ISLAMABAD: On October 6, 1984 — two years after President General Ziaul Haq assured US President Ronald Reagan that Islamabad will not build a nuclear bomb — Pakistan carried out a cold test of its nuclear bomb with 100% success.
A confidential letter dated 10 Dec 1984, addressed to President Ziaul Haq and written by Director Project Dr A Q Khan of Khan Research Laboratories Kahuta, shared the good news of confirmation of the successful test of Pakistan’s nuclear programme.
“My team and I are thus ready to carry out any task in this field at a very short notice which the President may wish to order,” read the latter, which speaks volumes about how intelligently late President Ziaul Haq helped built Pakistan nuclear programme despite the strong opposition of United States, India, Israel and others.
The letter, informed the then president:
“1. A cold test was performed on 6.10.84 with utmost secrecy and discreetness to check all the important parameters (time of initiation and total number of neutrons etc) of a nuclear weapon. Each and every component was manufactured by KRL engineers & scientists. Extensive instrumentation was done to record all the important signals/parameters.
“2. A 22-page report containing the minutest details, graphs, charts, oscillograph signal tracings, experimental set-up etc was given to 4 nuclear weapons experts on 26.11.84. After a thorough examination of it for 2 days, and then 4 hours of face to face discussions and cross-examination, they were pleased to confirm that ours was a 100% successful test, and has we put U235 as target instead of the high density tungsten alloy it would have been a highly successful nuclear explosion. My team and I are thus ready to carry out any task in this field at a very short notice which the President may wish to order…..”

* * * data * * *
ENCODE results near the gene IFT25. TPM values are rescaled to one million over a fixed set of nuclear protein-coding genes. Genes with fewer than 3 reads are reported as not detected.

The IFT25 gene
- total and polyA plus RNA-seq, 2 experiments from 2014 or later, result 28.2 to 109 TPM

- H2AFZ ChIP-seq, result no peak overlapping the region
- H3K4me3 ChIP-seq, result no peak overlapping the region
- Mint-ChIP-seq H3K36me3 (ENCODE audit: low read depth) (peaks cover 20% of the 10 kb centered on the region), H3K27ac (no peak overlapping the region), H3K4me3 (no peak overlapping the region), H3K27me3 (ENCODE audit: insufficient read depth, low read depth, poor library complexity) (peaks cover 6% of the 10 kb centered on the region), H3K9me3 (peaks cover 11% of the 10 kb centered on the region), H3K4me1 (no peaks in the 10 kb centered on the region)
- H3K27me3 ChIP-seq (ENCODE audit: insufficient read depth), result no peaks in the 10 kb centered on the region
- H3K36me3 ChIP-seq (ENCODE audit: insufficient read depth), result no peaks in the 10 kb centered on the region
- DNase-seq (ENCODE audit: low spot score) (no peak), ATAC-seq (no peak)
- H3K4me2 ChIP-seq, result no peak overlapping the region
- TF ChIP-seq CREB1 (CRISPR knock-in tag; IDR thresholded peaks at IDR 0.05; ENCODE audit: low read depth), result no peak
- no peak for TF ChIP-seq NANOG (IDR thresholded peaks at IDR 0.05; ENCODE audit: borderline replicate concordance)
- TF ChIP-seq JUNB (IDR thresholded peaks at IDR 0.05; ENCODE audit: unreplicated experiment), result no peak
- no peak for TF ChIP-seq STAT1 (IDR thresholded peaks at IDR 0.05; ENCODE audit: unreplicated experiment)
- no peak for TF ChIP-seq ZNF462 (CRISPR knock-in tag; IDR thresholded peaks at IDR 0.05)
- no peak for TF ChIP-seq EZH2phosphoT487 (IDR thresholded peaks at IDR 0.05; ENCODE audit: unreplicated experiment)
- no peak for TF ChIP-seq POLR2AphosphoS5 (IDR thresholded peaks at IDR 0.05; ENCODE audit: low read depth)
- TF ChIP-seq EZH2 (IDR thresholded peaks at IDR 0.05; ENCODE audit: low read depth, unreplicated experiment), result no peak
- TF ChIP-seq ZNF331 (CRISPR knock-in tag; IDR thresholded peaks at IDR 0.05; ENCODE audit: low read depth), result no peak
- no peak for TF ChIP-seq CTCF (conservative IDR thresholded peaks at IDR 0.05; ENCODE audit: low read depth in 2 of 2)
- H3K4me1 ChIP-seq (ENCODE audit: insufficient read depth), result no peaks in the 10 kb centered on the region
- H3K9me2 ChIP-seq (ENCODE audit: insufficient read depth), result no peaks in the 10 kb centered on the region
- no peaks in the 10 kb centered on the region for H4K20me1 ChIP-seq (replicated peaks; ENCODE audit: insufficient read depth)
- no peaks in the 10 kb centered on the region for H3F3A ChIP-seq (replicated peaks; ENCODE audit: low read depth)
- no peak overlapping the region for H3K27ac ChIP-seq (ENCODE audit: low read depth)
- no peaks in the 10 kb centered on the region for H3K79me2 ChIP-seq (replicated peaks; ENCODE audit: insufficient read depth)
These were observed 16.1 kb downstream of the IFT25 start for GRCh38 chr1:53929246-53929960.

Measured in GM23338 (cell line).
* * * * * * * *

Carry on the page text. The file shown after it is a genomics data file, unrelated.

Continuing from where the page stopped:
Thursday newspapers while referring to the declassified documents of America’s Central Intelligence Agency (CIA) revealed that late General Ziaul Haq had promised United States that he will not build a nuclear bomb.
Former US President Ronald Reagan, in his letter addressed to late Ziaul Haq, had expressed
his concerns over Pakistan’s nuclear programme. CIA documents stated that Zia, in his letter to Reagan, in 1982 had assured him that Pakistan had no intention of making nuclear weapons.
Zia wrote that he was saddened when the US ambassador told him that they had certified information of Pakistan making efforts for acquiring nuclear weapons. “The capabilities of Pakistan’s nuclear programme are limited and the objective of this propaganda is to divert the attention of the prevalent regional situation,” President Zia wrote to Reagan.
Prime Minister Zulfikar Ali Bhutto was the man who decided to make Pakistan a nuclear state and had initiated the work to achieve the goal. When he was removed through a military coup by General Ziaul Haq, there were apprehensions that the military regime will reverse the programme.
However, history proved that despite the strong opposition of US, India, Israel and other international players, late Ziaul Haq without being vocal on this particular issue was secretly pursuing country’s nuclear programme.